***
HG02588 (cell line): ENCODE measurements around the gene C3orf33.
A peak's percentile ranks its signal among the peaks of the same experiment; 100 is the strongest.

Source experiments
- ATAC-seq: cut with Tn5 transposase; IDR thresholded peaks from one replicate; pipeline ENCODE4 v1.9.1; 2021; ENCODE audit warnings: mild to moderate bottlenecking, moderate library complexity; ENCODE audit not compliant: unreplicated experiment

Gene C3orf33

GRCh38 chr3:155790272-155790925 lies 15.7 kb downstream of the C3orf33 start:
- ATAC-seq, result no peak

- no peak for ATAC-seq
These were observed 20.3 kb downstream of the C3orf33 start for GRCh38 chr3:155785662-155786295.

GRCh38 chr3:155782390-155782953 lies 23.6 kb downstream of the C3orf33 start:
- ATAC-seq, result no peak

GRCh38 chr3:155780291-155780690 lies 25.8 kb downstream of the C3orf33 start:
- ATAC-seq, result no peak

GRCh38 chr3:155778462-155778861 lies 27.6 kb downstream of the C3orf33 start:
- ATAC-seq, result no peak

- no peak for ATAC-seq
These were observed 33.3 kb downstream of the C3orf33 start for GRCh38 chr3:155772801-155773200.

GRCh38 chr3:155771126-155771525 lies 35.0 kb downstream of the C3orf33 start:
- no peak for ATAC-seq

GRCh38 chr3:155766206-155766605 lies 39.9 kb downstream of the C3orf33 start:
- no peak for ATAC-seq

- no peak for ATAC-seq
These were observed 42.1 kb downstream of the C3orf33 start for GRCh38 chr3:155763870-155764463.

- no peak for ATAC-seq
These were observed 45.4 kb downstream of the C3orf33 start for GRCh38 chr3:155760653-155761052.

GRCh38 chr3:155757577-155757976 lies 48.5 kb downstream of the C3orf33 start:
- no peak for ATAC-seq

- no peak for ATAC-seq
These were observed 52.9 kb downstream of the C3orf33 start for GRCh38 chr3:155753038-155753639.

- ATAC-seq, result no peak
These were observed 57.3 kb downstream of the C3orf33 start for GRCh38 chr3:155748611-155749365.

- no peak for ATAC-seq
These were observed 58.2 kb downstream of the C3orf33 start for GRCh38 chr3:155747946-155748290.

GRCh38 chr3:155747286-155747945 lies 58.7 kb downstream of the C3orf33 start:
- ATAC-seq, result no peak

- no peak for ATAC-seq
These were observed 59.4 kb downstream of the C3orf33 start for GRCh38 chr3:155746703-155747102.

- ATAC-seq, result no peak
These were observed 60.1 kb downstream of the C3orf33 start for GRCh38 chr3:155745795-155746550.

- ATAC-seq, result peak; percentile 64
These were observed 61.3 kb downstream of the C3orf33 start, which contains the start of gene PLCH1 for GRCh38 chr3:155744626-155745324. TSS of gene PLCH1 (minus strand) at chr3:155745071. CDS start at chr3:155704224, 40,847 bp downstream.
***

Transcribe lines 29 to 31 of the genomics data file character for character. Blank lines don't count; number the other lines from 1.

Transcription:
These were observed 52.9 kb downstream of the C3orf33 start for GRCh38 chr3:155753038-155753639.

- ATAC-seq, result no peak
These were observed 57.3 kb downstream of the C3orf33 start for GRCh38 chr3:155748611-155749365.